To be read and savored before it’s ruined as a movie.


An ancient antiquarian in Zurich is held accountable at the end of her life for the wicked tactics she used to survive and prosper in wartime Berlin.

Novelist, historian, and journalist Pye (Taking Lives, 1999, etc.) does slow, relentless, and at last great justice to this fact-based story of greed, theft, and betrayal and the glamorous Milanese woman around whom it’s all spun. Opening with a funeral in the chill of present-day Switzerland, Pye sets out the wanderings and musings of Nicholas Müller-Rossi, whose estranged father has just died. Unwelcomed by his half-family, Nicholas, a retired academician, nevertheless attends the rite, remembering his Swiss father’s brief closeness before the war and how the restlessness of his mother Lucia, an Italian, separated them forever. Lucia lives on. Now in her 90s, she presides over her shop of luxurious antiques and art objects, a respected if not loved pillar of the mercantile community. Her rotten business and moral underpinnings are, however, about to be exposed. Nicholas’s daughter Helen encounters an elderly woman in tears in front of Lucia’s elegant shop. It’s Sarah Freeman, whom Lucia knew and betrayed as Sarah Lindemann: the immensely pretty and valuable marquetry table in the window was stolen from Sarah in the last furious days of the Reich. Helen’s attempts to pry the story out of the bitterly reticent Sarah ultimately involve her father Nicholas and also Peter Clarke, another wartime survivor with a bitter story. Her efforts further involve the local legal machinery, and what emerges is the truth of Lucia’s life as a demimondaine in Hitler’s capital, along with all the details of how she came into possession, if not ownership, of a fortune in art and antiques, spirited her loot out of Germany, and set up a life for herself and the schoolboy son who saw but did not yet understand all she did. Did she do any of it for Nicholas? Or was it all for Lucia? Is justice still achievable? Or desirable?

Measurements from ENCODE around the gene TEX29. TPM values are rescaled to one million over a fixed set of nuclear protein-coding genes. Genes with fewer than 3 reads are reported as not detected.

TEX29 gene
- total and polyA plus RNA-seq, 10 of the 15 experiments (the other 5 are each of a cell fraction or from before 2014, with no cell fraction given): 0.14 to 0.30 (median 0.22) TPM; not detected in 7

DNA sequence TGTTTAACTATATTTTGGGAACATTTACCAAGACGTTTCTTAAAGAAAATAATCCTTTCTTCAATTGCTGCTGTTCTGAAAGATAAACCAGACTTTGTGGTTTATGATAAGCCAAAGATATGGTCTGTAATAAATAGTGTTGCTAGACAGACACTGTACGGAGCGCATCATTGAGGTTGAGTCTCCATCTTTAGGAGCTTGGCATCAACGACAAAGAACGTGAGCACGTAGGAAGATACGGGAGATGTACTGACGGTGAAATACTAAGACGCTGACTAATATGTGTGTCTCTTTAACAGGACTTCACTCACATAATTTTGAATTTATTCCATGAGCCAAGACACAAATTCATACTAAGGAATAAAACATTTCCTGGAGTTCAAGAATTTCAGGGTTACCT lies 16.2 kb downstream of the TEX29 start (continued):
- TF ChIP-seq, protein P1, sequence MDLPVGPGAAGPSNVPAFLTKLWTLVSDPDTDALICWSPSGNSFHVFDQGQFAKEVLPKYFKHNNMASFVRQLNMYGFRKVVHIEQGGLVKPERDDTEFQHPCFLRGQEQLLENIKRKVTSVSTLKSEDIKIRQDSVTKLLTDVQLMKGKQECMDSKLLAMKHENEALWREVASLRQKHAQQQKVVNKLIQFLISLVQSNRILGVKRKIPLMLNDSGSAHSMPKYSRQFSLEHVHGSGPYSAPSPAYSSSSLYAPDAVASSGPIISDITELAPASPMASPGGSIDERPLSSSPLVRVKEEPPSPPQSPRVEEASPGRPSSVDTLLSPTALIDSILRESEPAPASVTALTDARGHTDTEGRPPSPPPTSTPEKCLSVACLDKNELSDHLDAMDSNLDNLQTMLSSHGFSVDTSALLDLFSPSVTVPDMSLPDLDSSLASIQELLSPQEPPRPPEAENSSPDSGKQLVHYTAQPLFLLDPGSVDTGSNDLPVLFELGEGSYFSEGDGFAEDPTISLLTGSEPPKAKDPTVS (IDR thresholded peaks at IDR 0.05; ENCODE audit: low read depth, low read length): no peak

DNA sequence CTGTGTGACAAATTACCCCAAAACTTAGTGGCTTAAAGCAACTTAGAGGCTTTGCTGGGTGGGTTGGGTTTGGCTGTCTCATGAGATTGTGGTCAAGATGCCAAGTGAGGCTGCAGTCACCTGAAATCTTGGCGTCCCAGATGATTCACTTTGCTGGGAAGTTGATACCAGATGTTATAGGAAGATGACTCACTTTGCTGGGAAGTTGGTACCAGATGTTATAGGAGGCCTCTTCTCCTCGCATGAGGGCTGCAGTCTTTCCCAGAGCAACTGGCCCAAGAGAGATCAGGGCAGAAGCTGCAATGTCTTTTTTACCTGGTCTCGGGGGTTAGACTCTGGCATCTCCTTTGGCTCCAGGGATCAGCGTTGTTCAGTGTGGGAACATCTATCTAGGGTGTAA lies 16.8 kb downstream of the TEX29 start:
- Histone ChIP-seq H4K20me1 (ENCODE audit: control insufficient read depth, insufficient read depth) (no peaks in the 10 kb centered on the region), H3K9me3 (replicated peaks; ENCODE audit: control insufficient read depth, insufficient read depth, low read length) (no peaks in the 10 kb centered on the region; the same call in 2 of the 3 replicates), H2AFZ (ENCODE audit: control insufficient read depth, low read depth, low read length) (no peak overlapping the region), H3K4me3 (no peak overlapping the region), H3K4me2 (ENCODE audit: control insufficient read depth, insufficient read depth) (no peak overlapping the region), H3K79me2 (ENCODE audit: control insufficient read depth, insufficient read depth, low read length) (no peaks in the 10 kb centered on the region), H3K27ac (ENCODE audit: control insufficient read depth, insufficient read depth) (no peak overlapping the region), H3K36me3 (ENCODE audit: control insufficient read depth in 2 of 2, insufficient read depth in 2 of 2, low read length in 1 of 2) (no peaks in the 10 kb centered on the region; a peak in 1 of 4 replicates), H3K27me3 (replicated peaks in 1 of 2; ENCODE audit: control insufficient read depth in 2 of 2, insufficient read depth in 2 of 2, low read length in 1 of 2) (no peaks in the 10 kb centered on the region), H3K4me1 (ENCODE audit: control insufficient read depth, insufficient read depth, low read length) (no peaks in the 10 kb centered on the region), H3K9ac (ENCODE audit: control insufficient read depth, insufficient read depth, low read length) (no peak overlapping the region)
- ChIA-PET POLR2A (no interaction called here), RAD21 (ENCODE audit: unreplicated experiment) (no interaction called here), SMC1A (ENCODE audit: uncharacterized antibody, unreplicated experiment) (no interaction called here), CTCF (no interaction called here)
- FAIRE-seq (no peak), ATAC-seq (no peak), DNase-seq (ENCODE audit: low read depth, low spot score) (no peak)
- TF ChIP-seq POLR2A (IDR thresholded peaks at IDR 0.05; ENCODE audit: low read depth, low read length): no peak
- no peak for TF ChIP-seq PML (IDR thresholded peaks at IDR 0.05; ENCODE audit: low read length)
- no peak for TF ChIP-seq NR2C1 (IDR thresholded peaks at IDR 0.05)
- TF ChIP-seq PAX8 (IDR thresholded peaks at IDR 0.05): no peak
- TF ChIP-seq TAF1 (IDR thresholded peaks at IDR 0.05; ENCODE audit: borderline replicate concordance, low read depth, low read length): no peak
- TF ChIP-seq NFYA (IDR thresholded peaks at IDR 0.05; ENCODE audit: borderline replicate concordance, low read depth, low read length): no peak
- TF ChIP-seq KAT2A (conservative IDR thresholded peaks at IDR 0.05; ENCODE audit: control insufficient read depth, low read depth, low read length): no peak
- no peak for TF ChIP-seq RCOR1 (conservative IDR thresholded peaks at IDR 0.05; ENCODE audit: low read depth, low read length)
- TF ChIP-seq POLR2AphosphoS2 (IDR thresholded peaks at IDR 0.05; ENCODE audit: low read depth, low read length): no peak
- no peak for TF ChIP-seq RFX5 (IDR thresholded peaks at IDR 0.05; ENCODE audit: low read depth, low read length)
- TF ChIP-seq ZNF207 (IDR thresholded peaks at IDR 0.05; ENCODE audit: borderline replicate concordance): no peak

To be read and savored before it’s ruined as a movie.

Pub Date: Feb. 28, 2003

ISBN: 0-375-41436-3

Page Count: 352

Publisher: Knopf

Review Posted Online: May 20, 2010

Kirkus Reviews Issue: Dec. 1, 2002

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The writing is merely serviceable, and one can’t help but wish the author had found a way to present her material as...

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An unlikely love story set amid the horrors of a Nazi death camp.

Based on real people and events, this debut novel follows Lale Sokolov, a young Slovakian Jew sent to Auschwitz in 1942. There, he assumes the heinous task of tattooing incoming Jewish prisoners with the dehumanizing numbers their SS captors use to identify them. When the Tätowierer, as he is called, meets fellow prisoner Gita Furman, 17, he is immediately smitten. Eventually, the attraction becomes mutual. Lale proves himself an operator, at once cagey and courageous: As the Tätowierer, he is granted special privileges and manages to smuggle food to starving prisoners. Through female prisoners who catalog the belongings confiscated from fellow inmates, Lale gains access to jewels, which he trades to a pair of local villagers for chocolate, medicine, and other items. Meanwhile, despite overwhelming odds, Lale and Gita are able to meet privately from time to time and become lovers. In 1944, just ahead of the arrival of Russian troops, Lale and Gita separately leave the concentration camp and experience harrowingly close calls. Suffice it to say they both survive. To her credit, the author doesn’t flinch from describing the depravity of the SS in Auschwitz and the unimaginable suffering of their victims—no gauzy evasions here, as in Boy in the Striped Pajamas. She also manages to raise, if not really explore, some trickier issues—the guilt of those Jews, like the tattooist, who survived by doing the Nazis’ bidding, in a sense betraying their fellow Jews; and the complicity of those non-Jews, like the Slovaks in Lale’s hometown, who failed to come to the aid of their beleaguered countrymen.